Yes, we get it. And it kinda seems like you started this thread simply to make this point.

I started this thread and mentioned point because after over a decade of personal exposure that’s very close to home, seeing is believing, and it needed to be said (hey, I have first hand experience with this mentality).

And it’s annoying and quite frankly when I hear enhanced physique developers (pro or not) talk about training and diet and not mention drugs as part of the equation, especially to uniformed and highly impressionable young people. And I’m not just playing the ‘what message are we sending the kids?’ card here, that’s just how it goes, and far too many shady people have taken advantage of such newbies, of varying age groups, since day one. If that makes me sound self-righteous, then so be it.

That’s why I respect men like Rich Piana, I could care less what he uses. He paints it for what it is.

[quote]daltron wrote:

[quote]TheresaACP wrote:
I know ShadowPro is very informed, experienced and strongly opinionated on what real bb’s do by following a sound diet, taking the right beneficial supplements, monitoring their macros, etc., but in all due respect I have never seen this among the male bb folks that I’ve come across.
[/quote]

Well, he is talking about guys who do this for a living and have pro cards, not your average 24 Hour Fitness “bodybuilder”. Not to mention, he actually is a pro.
[/quote]

Seriously.

And honestly, who even really cares what the majority of dirty-bulking, self-labeled BBs are doing? It’s just one particular route to take, and just like every other one, it comes with consequences.

[/quote]

Truthfully I don’t, because we are talking about responsible (or what should be responsible) adults here, but let’s not forget that many got that way initially taking the bait from questionable sources.

FYI: Just this weekend, I flipped through a bb magazine from 2005 (from the boyfriend’s old stash because I felt nostalgic) and inside was King Kamali’s bulking diet, and what he says he ate to get the way it does, and there is no doubt why it was written that way and to whom it was presented for (young teenagers who don’t know any better and are starting bb themselves). Just a few issues late, in MD magazine from a couple years prior, it outlined an even more gluttonous dietary strategy. Sound seedy to you?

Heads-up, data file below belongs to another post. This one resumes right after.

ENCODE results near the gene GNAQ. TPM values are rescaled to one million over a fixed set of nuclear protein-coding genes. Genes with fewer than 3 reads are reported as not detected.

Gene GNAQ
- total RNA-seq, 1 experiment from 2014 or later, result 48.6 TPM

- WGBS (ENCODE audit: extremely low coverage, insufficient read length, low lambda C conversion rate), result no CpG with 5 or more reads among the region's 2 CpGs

And while I’m on the subject, what about what guys like CT Fletcher and Kali Muscle are posting on their social media. Shouldn’t they be called out and shouldn’t people who don’t know any better be warned otherwise?

Let’s not forget, many new young people, that are introduce to bodybuilding for the first time, get their initial source of information nowadays from YouTube, Facebook, Instagram, and other forms of social media. That’s kind of scary when you think about it isn’t it?

Not everyone finds T-Nation first.

[/quote]

What is the point of this thread? It just seems like a rant against anything other than recommending clean eating and railing against those with good genetics and labeling their success only because of drugs.

Oh, and I have nothing for or against CT Fletcher, but wasn’t he the one that said he learned his “diet” from bro science and after his health problems realized that wasn’t the way to go and now his diet consists mainly of spinach, fish, and sweet potatoes?

For kicks I looked up CT’s recent nutritional recommendations and he advocates egg whites, veggies, turkey, chicken breasts, salad, tuna, white rice, etc.

Regardless, I can’t see how these guys are responsible for anything anyone does. No one is forced to do what they say. Part of being educated in the realm of fitness/lifting/powerlifting/BB/whatever is doing stupid shit and learning from it. I’m willing to bet almost every single successful lifter on this forum at one point did something they regret.


#17

What is the point of this thread? It just seems like a rant against anything other than recommending clean eating and railing against those with good genetics and labeling their success only because of drugs.

Oh, and I have nothing for or against CT Fletcher, but wasn’t he the one that said he learned his “diet” from bro science and after his health problems realized that wasn’t the way to go and now his diet consists mainly of spinach, fish, and sweet potatoes?

For kicks I looked up CT’s recent nutritional recommendations and he advocates egg whites, veggies, turkey, chicken breasts, salad, tuna, white rice, etc.

Regardless, I can’t see how these guys are responsible for anything anyone does. No one is forced to do what they say. Part of being educated in the realm of fitness/lifting/powerlifting/BB/whatever is doing stupid shit and learning from it. I’m willing to bet almost every single successful lifter on this forum at one point did something they regret.[/quote]

Ah, you mean the same CT Fletcher that stated unequivocally that there is no such thing as over training, only under eating and under resting? The same one that put together a BS interview with doctors and follow-up drug (steroid) test, on YouTube, to prove that he is 100% drug free? And his health problems with his kidneys and heart, what pray tell do you think could have attributed to that at such a young age?

And then he goes online and gives advice to young people, while playing the natty card, and swearing he’s all natural. Yeah OK boss.

As for what’s the point (again), well maybe I’m just venting here, but when family and friends are inflicted by this mania and it hits close to home, it’s hard not to attack it and look at it with just a little contempt.